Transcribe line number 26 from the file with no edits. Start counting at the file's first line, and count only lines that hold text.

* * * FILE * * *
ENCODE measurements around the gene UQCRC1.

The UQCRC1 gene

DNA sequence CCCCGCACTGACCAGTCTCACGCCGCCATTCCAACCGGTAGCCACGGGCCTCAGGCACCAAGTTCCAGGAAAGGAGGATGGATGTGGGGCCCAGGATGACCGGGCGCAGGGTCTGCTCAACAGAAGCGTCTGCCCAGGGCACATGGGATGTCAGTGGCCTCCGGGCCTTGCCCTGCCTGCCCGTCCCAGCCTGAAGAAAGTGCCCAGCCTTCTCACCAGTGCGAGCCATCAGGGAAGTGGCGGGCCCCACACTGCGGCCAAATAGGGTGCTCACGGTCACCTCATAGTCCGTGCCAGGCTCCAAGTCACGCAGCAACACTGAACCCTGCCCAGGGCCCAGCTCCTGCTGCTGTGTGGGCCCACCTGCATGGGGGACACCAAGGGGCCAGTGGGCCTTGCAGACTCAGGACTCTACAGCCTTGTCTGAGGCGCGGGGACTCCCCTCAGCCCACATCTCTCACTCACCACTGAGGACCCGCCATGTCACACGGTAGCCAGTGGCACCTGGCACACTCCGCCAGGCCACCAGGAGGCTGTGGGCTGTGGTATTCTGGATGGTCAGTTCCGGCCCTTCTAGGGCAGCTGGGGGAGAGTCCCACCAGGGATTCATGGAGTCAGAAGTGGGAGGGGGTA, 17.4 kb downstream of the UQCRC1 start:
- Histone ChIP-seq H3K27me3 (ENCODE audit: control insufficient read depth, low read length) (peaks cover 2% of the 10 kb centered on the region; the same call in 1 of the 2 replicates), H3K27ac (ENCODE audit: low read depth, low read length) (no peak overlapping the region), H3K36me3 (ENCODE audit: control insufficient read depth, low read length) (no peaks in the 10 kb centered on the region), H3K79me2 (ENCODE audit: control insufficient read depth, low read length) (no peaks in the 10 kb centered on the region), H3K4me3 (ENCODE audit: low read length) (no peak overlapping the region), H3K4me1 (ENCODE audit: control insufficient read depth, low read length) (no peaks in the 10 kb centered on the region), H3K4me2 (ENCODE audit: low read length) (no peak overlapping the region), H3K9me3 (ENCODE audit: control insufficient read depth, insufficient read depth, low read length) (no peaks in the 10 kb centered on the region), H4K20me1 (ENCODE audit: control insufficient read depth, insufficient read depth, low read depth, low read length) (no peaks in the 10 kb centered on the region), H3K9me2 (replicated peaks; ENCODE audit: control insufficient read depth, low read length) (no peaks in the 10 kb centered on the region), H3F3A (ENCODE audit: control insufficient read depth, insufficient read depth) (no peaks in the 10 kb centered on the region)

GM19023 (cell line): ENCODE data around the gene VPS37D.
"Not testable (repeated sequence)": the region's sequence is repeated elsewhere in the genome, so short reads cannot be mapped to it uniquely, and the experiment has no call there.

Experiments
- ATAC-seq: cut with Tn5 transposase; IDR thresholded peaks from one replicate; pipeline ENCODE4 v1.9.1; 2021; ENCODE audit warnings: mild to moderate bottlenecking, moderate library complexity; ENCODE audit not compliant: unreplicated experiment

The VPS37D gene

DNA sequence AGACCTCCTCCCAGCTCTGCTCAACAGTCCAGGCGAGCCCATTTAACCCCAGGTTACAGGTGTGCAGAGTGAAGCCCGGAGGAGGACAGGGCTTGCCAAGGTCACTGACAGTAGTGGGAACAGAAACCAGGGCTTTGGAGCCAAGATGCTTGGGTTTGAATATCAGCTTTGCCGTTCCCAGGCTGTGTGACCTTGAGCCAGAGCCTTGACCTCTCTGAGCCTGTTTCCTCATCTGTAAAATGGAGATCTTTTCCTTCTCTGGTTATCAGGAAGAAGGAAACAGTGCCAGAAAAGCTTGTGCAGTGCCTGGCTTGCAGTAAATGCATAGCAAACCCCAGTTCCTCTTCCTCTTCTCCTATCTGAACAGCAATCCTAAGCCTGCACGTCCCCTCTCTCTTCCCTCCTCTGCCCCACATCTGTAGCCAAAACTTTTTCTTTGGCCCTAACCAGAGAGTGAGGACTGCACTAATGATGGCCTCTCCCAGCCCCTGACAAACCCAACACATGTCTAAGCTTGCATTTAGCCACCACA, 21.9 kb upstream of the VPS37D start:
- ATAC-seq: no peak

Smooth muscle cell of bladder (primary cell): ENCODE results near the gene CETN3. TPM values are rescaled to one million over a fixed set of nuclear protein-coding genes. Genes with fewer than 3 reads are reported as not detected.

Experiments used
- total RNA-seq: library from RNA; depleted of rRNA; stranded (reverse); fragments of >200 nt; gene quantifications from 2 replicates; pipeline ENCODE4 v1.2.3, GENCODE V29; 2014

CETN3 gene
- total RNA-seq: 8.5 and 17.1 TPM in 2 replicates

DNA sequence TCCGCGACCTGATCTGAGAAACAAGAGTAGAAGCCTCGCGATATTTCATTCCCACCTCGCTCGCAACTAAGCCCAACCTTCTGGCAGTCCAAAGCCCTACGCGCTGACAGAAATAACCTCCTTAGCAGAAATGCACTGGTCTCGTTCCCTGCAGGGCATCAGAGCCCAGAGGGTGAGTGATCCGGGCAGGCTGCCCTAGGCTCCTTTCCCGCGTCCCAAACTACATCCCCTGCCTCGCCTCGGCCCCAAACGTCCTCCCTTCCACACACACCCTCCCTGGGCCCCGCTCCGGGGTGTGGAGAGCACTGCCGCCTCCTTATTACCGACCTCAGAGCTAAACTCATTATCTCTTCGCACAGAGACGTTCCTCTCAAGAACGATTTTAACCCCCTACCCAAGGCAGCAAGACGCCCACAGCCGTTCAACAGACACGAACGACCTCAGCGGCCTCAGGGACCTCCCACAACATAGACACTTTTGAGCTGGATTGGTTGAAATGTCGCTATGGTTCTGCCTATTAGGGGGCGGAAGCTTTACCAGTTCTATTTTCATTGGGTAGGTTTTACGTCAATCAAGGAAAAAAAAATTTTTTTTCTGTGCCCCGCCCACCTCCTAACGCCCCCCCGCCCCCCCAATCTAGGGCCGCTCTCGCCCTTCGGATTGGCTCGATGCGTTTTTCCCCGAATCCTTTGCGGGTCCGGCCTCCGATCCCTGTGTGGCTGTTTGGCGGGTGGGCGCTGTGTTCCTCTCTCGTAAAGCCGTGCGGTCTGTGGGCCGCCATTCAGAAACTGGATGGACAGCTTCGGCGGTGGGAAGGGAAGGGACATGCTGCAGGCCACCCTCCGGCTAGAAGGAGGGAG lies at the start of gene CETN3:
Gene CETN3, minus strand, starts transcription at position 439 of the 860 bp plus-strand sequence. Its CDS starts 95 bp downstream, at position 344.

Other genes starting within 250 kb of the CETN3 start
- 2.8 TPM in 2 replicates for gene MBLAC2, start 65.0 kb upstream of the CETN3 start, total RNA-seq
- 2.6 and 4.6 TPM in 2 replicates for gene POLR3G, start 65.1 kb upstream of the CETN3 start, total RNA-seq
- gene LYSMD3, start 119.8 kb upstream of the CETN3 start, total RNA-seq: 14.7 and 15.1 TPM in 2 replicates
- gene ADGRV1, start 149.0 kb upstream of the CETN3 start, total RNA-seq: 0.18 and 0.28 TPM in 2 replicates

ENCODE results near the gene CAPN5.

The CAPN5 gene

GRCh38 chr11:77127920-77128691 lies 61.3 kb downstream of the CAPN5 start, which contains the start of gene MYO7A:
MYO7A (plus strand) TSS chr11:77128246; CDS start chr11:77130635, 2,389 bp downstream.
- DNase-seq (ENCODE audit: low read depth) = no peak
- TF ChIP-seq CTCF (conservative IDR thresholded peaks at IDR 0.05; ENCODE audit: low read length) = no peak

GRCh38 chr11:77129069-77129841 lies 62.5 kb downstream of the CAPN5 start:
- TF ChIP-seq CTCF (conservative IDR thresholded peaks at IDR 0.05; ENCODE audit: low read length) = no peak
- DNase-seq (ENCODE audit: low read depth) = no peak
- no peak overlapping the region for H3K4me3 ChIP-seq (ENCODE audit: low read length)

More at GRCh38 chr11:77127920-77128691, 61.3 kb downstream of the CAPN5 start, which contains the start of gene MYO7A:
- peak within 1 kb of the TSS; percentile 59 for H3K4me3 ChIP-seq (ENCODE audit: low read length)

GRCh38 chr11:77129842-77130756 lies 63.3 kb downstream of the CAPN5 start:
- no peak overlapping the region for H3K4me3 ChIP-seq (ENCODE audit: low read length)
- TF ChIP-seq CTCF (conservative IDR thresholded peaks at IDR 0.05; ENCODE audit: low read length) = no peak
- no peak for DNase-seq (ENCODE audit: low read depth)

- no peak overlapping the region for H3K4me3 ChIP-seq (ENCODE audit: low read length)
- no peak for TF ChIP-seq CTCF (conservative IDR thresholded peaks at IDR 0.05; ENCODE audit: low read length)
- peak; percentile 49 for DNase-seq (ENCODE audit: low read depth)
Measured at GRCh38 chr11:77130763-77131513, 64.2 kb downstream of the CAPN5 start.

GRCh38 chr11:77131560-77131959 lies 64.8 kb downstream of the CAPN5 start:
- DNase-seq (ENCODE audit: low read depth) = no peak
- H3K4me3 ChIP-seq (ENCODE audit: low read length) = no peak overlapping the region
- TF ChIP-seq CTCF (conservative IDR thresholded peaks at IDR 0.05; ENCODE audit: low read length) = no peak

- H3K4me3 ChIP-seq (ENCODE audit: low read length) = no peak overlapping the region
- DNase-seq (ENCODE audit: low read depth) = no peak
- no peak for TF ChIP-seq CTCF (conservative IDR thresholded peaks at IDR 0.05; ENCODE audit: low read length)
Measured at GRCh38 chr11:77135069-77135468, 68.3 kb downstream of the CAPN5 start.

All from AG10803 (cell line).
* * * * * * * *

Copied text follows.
GRCh38 chr11:77127920-77128691 lies 61.3 kb downstream of the CAPN5 start, which contains the start of gene MYO7A: